You have to think through a lot of stuff. It's not simplistic. You try and divide your brain into two bits: One bit you'll use on Sunday and the rest of it you'll use the rest of the week, and it doesn't work. It doesn't have to."

For Larry this is surefire evidence of the conflict between religion and science:

This is about as honest as you get. Stuart is telling us that the conflict between religion and science is real and challenging. You have to work really hard at reconciling science and religion. Many religious beliefs don't survive the challenge.

Funnily enough I agree with Larry Moran: there is, repeat, is, a deep conflict between religion and science - it’s just that I think the conflict is part of a more general cultural and temperamental clash. As I have intimated before the intuitive poetic/artistic mentality may be tempted to set its teeth against science:

Thoreau: You tell me [the colouring of the clouds] is a mass of vapour which absorbs all other rays and reflects the red, but that is nothing to the purpose, for this red vision excites me, stirs my blood, makes my thoughts flow… what sort of science is that which enriches the understanding, but robs the imagination?

Keats: Do not all charms fly at the mere touch of cold philosophy? Philosophy will clip an Angel’s wings, conquer all mysteries by rule and line, empty the haunted air, and gnomed mine – unweave a rainbow, as it erewhile made the tender-person’d lamia melt into the shade.

…and as I commented when I first quoted the above:

And so the apparently competing polarities of science versus art, analysis versus intuition, cold description versus beauty, demystification versus mystery, knowledge versus feeling, head versus heart are sustained. But why? Why is this polarization such a common theme? Why does the elementalisation that science appear to introduce grate so with the poetic mentality, a mentality that revels in unreduced experience? Why do people hark back to an imagined rustic idyll when life was more instinctual and intuitive? Why are the objects and activity of science regarded as soulless? Why is science’s analytically reduced reality considered so profane in comparison with the unreduced reality of the mystic? Is the analytical left-brain to be forever at odds with the intuitive right brain?

I have already made moves toward addressing these questions* but I have a feeling that I’ll be saying a lot, lot more about them in the future. I'm probably only scratching the surface of the mystery here.

However, let me just quote Gavin Pretor-Pinney who, with some jocularity, also comments on Thoreau and Keats:

I can see what Thoreau and Keats mean. But they do sound a bit like the arty kids in class taunting the science nerds. Having opted for all sciences at secondary school, I have painful memories of bullying classmates goading me for emptying the haunted air, and gnomed mine. OK, they might not have quite put it in those words, but the sentiment was the same.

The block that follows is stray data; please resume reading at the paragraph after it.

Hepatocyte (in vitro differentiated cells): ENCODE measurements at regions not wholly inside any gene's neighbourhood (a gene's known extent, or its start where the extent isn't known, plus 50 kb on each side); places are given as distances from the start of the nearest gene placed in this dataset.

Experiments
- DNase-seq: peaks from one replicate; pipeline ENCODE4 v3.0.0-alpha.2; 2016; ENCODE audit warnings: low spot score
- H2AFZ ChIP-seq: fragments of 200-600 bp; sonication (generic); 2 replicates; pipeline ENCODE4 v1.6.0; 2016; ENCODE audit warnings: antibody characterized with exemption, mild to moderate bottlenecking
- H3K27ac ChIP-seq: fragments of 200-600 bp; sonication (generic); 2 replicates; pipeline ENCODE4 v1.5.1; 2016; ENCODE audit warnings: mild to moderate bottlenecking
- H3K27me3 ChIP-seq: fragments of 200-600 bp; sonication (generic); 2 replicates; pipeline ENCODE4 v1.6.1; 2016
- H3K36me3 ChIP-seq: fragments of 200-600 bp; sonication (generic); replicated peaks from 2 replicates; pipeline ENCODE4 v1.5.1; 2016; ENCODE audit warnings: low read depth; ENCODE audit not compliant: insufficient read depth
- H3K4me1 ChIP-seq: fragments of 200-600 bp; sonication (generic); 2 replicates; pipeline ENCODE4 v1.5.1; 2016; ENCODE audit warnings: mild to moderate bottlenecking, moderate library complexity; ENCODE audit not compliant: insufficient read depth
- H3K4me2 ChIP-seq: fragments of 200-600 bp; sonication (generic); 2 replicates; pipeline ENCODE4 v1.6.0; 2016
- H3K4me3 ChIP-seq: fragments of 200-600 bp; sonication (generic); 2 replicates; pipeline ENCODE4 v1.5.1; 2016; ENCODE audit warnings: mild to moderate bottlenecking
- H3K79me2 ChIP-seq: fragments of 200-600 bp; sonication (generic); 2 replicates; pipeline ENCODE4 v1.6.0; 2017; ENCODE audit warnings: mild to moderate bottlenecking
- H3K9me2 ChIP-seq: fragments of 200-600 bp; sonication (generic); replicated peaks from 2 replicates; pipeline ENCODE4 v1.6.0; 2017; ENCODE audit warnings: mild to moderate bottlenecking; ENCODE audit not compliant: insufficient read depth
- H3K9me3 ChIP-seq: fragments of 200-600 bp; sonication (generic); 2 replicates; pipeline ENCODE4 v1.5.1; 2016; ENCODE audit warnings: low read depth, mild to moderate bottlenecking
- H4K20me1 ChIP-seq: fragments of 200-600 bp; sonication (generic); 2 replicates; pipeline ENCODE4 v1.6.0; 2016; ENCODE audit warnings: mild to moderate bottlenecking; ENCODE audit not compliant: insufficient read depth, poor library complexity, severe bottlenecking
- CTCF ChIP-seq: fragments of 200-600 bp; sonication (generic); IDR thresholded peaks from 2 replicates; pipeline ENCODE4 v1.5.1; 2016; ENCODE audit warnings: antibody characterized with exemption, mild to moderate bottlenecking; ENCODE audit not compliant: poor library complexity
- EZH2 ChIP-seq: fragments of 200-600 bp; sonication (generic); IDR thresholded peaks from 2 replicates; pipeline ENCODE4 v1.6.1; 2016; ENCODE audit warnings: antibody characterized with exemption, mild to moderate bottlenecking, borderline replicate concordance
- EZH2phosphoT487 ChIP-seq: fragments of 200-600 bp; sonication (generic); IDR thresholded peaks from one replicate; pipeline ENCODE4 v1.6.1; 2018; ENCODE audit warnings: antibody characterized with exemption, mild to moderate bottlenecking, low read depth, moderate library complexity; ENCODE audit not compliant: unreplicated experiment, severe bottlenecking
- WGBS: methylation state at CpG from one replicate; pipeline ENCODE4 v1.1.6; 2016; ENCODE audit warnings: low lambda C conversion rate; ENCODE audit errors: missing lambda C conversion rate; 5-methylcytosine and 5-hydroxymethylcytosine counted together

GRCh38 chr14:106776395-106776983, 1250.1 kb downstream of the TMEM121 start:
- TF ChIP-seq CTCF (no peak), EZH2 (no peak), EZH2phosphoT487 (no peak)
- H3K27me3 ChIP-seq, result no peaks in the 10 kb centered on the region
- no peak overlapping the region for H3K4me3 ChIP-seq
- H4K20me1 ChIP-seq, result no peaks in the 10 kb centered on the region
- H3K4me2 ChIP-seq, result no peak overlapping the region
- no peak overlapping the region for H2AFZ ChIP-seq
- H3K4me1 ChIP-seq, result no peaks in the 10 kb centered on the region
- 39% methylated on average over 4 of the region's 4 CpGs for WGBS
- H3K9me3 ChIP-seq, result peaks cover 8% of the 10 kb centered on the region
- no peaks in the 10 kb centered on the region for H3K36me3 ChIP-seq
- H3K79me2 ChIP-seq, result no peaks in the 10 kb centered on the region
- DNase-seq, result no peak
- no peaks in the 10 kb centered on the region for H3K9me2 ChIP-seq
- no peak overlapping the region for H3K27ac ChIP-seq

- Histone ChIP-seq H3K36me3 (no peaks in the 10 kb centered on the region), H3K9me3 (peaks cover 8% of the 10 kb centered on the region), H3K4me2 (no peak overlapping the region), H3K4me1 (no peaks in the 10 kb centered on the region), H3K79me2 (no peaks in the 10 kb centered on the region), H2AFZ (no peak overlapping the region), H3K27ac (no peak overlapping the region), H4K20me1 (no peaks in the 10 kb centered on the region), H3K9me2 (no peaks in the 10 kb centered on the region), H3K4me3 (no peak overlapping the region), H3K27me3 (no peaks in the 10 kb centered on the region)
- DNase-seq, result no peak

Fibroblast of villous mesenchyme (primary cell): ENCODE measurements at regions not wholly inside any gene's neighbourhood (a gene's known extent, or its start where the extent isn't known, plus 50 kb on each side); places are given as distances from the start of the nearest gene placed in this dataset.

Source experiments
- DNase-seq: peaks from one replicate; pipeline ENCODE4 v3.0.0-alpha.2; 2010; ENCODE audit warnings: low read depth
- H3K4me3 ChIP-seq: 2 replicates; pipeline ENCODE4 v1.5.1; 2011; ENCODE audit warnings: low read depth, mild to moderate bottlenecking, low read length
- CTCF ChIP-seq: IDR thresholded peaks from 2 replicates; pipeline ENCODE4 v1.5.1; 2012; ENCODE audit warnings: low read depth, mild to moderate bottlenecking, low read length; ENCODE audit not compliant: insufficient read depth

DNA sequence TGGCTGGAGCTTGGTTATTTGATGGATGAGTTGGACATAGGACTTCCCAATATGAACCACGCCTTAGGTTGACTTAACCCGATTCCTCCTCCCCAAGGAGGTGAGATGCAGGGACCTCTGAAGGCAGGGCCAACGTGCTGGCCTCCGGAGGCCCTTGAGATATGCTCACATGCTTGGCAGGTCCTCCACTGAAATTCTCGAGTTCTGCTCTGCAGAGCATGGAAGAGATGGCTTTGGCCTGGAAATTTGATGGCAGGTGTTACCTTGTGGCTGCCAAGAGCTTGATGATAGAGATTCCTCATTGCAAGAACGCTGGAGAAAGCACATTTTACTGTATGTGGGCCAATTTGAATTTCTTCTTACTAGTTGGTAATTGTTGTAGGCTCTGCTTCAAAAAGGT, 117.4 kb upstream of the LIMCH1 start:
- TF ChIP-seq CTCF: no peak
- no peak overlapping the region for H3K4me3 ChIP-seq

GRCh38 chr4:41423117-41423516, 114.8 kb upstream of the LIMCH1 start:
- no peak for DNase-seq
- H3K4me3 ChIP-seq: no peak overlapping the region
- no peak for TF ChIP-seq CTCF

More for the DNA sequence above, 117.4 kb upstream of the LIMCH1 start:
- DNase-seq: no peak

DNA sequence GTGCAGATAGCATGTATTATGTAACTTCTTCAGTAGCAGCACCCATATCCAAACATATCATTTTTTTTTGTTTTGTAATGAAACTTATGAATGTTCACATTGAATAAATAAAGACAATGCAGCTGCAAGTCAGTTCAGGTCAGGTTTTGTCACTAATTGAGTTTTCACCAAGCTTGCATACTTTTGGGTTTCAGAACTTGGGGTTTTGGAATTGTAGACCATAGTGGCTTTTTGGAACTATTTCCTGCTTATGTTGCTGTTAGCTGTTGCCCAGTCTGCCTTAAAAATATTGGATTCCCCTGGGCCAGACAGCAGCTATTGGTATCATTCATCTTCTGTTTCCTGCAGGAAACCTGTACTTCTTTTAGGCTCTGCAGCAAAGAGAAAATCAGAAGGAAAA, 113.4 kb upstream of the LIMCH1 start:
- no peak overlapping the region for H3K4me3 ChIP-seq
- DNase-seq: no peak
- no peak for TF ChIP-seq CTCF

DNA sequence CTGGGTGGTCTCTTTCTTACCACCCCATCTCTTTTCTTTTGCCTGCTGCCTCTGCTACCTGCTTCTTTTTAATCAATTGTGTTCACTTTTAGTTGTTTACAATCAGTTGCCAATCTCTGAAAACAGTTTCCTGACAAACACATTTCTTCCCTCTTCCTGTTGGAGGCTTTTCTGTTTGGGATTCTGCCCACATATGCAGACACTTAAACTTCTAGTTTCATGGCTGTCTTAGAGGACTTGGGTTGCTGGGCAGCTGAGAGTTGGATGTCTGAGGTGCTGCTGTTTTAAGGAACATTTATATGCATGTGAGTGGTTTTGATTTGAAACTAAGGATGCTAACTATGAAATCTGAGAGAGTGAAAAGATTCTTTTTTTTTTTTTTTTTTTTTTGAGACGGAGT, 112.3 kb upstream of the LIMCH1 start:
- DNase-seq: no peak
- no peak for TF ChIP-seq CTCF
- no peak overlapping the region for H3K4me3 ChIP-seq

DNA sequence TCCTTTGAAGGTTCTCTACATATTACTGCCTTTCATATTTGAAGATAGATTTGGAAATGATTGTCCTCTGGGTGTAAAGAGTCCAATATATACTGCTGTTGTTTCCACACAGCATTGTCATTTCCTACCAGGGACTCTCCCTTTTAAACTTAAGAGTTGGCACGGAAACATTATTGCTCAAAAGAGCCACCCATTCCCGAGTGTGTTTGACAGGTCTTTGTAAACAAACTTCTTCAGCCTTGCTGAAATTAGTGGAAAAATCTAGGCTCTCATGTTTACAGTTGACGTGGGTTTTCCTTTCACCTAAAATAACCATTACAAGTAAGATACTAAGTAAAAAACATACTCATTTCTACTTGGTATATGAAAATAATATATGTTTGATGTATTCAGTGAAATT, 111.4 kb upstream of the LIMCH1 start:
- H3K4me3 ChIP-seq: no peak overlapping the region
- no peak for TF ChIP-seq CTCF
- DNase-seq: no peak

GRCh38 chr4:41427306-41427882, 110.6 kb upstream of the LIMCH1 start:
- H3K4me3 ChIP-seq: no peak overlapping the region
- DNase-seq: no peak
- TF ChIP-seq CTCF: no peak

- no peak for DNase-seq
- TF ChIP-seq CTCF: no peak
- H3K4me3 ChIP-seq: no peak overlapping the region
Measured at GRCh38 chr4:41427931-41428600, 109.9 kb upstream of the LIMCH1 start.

“Bullying” is perhaps too strong a word for the pressures found in today’s hyperfeminised church favouring the intuitive over and against the analytic. (on second thoughts....!) Unlike Ambury Stuart, however, I am not going to act out of character and try to split my brain into two bits (left and right brain?) on Sundays. I am who I am, and I refuse to play the hypocrite in order to look “religious” by “swooning for Jesus” or selling out to inscrutable gut reactions. For me the quest to connect with the primary ontology of our world will always be temperamentally skewed toward the analytic. But that quest must be prepared look beyond the simple descriptive algorithms of natural law and statistics.

Characters of the Wild Web number 2: Sheriff Larry Moran - no one breaks the (scientific) law on his patch.

* See:

Uncommon Descent has a post on dualism here

Thursday, March 19, 2009

Characters of the Wild Web

In view of the recent comments I made concerning my perplexities over the politics and policies at Uncommon Descent and how the DaveScot-Paul Nelson axis actually worked here is an interesting blog entry that might throw some light on the matter. This entry was written, it seems, well over a year before I had even heard about the existence of Uncommon Descent. In the linked blog post DaveScot comes up smelling of roses, but I won't pass judgment on that matter here.

The man with no shame: Did DaveScot succeed in teaching Uncommon Descent supporters how to shoot straight?

Monday, March 16, 2009

Interactive Computation: Computing without Boundaries

As a bit of light relief from the entrenched world views and ill-tempered politics of the evolution/ID debate I read this paper after being tipped off by my son. It’s called “The Interactive Nature of Computing: Refuting the Strong Church-Turing Thesis” by Dina Goldin and Peter Wegner. Its thesis is that in the contemporary environment of ubiquitous interactive computing Turing's mathematical function model of computation, namely “Input=>Process=>Output”, makes heavy weather of today’s realities and needs upgrading. They propose a three tape machine model that supplements the input/output tape(s) of standard Turing computation with another tape that represents that the results of the machines output interacting with the surrounding world.

My first thoughts here were that it all depends on where one is drawing the boundaries. The closed systems of deterministic physics conform to the non-interactive Turing model in that the triplet “Input=>process=>Output” maps to “initial-conditions=>process=>outcome”. Even within a deterministic system one can draw boundaries in that system in such a way that subsystems become, in effect, computing machines that interact with their surroundings after the manner of Goldin and Wegner’s modified model. Hence, in one sense the old functional model of computing seems, at first sight, to include the new model.